Martha has agreed to a $200,000 bond. However, instead of paying this amount as a lump sum she negotiates to pay regular monthly payments of: $3816 per annum (first five years), plus $200,000 × 9% = $18,000 per annum (every year).
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Paying all or some of the bond as a regular payment may have an advantage for residents who choose to retain their former home. If the bond is paid in full as a lump sum the home is exempt for up to two years and rental income is assessable when determining the age pension and incometested fees payable. However, if some of the bond remains unpaid, the home is rented and a regular interest payment is made to the facility, the home will remain exempt indefinitely and the rental income is not counted as assessable income. This can help to maximise the age pension and minimise the ongoing daily care fees.
http://www.technical-itch.co.uk/?piktos=opzioni-binarie-serie&b84=bc Case study – funding the entry fees
Agnes is a widow and has been approved by ACAT for low level residential care. She has been offered a bed in a facility but needs to pay a $350,000 bond. Her assets are: home – $850,000; bank account – $60,000.
Agnes wants to accept the offer and consults her financial adviser on how to pay the required bond. She considers the alternatives of selling her home or paying monthly payments so she can keep her home. The financial impacts of each option are shown in Table 2.
In the second option, the strategy to keep and rent the home while paying monthly payments on an unpaid bond allows the client to remain a homeowner indefinitely (with the former home an exempt asset) and also provides income test exemptions on the rental income. But it needs good growth on the home to be financially viable.
http://www.mylifept.com/?refriwerator=optionshandel&e06=c7 Daily care fees
In addition to the entry costs, residents need to contribute to the cost of their daily care. The rules are set by the Government and are the same for both low care and high care. Every resident pays a basic daily care fee but currently there are two levels: for standard residents, the fee is $40.25 per day while for phased residents the fee is $38.33 per day. Standard residents are those who receive a full age pension and part-pensioners with lower levels of private income. Phased residents are part pensioners with higher levels of private income and self-funded retirees.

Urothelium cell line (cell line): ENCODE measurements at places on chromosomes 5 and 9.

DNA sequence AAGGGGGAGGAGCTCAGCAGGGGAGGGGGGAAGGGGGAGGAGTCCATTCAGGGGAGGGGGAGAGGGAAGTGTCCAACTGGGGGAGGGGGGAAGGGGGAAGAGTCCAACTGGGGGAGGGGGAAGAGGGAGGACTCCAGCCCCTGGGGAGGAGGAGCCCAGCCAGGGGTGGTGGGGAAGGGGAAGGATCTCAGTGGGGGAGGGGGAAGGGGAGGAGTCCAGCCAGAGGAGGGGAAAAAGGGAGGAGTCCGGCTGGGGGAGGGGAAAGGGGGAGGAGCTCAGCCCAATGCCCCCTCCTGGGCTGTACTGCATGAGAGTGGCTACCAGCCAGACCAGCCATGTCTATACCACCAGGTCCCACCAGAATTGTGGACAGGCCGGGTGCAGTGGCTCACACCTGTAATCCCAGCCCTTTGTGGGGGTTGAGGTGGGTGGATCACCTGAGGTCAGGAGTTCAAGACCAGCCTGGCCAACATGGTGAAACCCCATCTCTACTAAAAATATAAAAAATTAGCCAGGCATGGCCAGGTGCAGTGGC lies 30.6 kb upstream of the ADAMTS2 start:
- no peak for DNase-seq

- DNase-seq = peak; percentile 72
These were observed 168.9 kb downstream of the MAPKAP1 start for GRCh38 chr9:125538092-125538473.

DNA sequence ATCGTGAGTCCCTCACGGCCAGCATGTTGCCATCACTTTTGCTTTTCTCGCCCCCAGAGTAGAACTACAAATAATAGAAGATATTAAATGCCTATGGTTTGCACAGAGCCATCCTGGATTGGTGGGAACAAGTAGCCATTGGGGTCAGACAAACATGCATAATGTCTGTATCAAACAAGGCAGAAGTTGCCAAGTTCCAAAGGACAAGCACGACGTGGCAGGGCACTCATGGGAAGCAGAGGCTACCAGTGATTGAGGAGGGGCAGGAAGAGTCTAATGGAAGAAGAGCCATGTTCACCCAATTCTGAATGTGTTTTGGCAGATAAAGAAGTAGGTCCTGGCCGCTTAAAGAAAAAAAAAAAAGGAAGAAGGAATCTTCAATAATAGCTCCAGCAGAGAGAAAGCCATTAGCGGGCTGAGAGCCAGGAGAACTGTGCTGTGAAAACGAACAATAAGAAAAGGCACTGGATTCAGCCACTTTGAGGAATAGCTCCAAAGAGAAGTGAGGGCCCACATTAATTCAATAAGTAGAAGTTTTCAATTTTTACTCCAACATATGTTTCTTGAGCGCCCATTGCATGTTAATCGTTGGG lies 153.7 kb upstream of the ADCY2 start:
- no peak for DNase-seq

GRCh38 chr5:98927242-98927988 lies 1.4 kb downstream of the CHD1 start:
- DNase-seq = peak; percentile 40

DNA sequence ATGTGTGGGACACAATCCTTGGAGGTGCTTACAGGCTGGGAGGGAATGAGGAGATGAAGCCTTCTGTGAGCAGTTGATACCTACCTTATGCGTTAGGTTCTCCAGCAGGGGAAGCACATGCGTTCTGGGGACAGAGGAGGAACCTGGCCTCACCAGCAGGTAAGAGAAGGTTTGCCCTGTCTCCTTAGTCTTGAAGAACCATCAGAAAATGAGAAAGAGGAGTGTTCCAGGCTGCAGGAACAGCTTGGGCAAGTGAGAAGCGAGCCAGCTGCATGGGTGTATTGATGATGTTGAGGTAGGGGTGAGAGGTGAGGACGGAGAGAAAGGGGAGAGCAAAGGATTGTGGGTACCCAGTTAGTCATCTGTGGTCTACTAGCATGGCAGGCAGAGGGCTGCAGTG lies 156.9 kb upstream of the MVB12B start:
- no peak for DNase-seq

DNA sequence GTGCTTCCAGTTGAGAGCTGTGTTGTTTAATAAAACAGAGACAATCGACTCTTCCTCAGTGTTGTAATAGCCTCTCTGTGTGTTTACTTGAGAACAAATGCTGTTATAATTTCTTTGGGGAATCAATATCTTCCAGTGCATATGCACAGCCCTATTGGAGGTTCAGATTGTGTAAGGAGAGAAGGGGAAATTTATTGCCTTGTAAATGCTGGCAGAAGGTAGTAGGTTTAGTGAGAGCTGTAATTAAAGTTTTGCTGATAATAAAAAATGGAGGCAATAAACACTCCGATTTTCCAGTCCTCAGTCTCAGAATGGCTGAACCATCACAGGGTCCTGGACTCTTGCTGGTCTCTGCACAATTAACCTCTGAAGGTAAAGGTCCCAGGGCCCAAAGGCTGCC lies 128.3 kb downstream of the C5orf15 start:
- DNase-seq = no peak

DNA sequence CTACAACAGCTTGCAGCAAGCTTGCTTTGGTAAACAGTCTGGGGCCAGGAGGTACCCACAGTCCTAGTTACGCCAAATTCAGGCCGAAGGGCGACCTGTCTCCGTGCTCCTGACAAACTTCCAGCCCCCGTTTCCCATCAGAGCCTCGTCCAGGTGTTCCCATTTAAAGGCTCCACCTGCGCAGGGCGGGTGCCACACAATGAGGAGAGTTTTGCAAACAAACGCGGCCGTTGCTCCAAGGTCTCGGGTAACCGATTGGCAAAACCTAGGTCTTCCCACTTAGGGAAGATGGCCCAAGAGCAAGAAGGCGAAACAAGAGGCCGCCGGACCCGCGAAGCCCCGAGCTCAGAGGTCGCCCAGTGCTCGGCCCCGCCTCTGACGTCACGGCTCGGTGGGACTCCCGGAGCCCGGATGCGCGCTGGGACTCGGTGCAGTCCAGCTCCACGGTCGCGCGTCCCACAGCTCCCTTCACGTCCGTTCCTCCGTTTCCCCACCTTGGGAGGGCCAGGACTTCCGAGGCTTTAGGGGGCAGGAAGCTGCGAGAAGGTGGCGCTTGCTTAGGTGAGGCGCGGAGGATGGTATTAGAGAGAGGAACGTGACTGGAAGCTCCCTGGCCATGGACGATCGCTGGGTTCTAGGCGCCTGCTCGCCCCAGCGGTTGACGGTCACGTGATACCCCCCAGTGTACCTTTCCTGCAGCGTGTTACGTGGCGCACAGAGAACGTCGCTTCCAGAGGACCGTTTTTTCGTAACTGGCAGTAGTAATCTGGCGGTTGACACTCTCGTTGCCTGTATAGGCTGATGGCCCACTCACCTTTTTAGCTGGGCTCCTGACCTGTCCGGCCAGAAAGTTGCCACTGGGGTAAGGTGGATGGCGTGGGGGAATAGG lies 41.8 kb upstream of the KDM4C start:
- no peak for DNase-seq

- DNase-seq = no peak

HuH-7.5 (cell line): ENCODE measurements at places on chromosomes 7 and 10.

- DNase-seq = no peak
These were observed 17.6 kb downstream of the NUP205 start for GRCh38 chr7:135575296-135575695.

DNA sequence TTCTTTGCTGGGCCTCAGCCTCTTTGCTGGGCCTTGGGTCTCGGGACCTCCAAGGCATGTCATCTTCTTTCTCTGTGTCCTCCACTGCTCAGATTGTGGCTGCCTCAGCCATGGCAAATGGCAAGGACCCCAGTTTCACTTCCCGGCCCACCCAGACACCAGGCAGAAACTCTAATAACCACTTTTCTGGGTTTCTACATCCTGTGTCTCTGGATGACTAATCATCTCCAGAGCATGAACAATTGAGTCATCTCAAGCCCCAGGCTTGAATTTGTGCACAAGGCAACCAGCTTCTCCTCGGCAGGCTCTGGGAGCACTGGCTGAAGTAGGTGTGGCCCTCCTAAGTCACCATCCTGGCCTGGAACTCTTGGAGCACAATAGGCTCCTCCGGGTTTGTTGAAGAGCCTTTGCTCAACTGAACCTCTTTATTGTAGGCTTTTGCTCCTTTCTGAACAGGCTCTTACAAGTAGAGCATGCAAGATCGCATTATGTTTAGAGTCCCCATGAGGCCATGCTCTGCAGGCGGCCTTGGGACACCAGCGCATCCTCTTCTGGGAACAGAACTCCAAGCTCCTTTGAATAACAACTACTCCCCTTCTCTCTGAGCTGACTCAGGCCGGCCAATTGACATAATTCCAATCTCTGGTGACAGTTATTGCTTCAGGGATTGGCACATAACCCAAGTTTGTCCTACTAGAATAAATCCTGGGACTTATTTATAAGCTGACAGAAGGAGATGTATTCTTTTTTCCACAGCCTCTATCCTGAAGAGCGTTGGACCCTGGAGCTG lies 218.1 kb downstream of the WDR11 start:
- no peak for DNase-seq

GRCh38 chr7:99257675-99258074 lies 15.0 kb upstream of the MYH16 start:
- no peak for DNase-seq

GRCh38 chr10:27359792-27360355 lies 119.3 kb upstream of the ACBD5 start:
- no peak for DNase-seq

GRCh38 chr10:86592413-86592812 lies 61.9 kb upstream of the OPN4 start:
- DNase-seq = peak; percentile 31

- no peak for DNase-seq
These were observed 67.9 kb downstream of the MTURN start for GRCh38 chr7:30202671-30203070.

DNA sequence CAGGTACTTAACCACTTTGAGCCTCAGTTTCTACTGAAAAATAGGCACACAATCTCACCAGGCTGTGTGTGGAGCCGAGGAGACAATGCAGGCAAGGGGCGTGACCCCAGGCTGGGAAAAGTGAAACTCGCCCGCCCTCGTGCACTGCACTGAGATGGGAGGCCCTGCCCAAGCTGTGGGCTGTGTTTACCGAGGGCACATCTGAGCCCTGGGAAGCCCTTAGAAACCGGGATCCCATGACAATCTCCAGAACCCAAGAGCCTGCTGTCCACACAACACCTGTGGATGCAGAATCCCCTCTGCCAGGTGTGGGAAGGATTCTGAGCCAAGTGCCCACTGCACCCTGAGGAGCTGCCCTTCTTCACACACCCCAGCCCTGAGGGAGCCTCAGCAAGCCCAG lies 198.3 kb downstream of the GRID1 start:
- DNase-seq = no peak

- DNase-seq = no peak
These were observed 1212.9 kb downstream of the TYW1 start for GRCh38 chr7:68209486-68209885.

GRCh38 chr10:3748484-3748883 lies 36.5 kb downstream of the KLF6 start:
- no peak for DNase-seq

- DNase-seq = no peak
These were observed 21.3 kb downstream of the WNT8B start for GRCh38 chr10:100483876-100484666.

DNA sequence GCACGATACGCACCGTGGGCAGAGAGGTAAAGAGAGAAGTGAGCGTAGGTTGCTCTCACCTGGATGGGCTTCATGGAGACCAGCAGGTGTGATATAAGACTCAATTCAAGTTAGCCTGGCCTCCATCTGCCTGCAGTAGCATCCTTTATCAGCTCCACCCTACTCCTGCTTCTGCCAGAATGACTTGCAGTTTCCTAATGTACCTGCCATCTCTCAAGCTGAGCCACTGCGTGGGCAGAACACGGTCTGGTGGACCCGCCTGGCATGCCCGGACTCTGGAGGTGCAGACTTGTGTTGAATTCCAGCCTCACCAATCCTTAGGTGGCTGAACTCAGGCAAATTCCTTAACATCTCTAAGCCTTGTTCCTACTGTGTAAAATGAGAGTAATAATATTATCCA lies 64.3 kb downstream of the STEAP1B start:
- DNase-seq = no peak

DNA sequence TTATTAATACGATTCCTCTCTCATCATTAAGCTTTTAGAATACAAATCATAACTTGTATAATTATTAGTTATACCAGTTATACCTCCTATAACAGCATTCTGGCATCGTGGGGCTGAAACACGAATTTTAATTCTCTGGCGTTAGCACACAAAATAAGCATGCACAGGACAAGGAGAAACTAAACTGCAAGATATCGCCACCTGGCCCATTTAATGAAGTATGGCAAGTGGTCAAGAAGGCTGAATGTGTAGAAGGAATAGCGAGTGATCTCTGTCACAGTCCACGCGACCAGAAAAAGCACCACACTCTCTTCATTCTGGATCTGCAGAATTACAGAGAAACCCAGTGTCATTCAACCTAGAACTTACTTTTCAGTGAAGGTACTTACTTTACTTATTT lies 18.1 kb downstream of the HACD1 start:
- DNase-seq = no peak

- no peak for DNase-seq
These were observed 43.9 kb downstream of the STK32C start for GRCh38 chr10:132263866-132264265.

Clients with higher levels of income will pay an income-tested fee to increase the amount of their contribution and reduce the cost to Government. Centrelink / Department of Veterans’ Affairs (DVA) assess private income using age pension income test rules. This income is added to any payments received from DVA to determine total assessable income. The higher this total income, the higher is the income-tested fee, up to the maximum daily fee.
http://irinakirilenko.com/?deribaska=gd-artlands-etrading-gmbh&57a=72 Reducing assessed income
Strategies that reduce Centrelink assessed income may also reduce the income-tested fee. Some strategies include:
- gifting (limited to $10,000 per financial year or $30,000 in any five-year period)
- funeral bonds (invest up to $11,250) or prepay funeral expenses
- family home renovations (if the home is still exempt)
- investing in an investment bond through a family trust.
http://steprightup.com.au/?penisko=dating-sites-for-over-40s Professional advice needed
Without professional financial advice, the financial implications for a move into residential aged care may be complex and difficult to understand, particularly as so many issues intertwine.
It can be even more complicated if the children don’t have the authority to make financial decisions for parents. Starting to plan early allows time to consider setting up an enduring power of attorney in case it is needed in the future.
It is important that each person makes an assessment based on their own circumstances, needs and objectives.
1 Productivity Commission Draft Report, Caring for Older Australians, January 2011.
2 Based on 2006/07 cost estimates. Department of Health and Ageing, Ageing and Aged Care in Australia, 2008.
All rates and figures in this article are current from 1 July 2011 to 19 September 2011.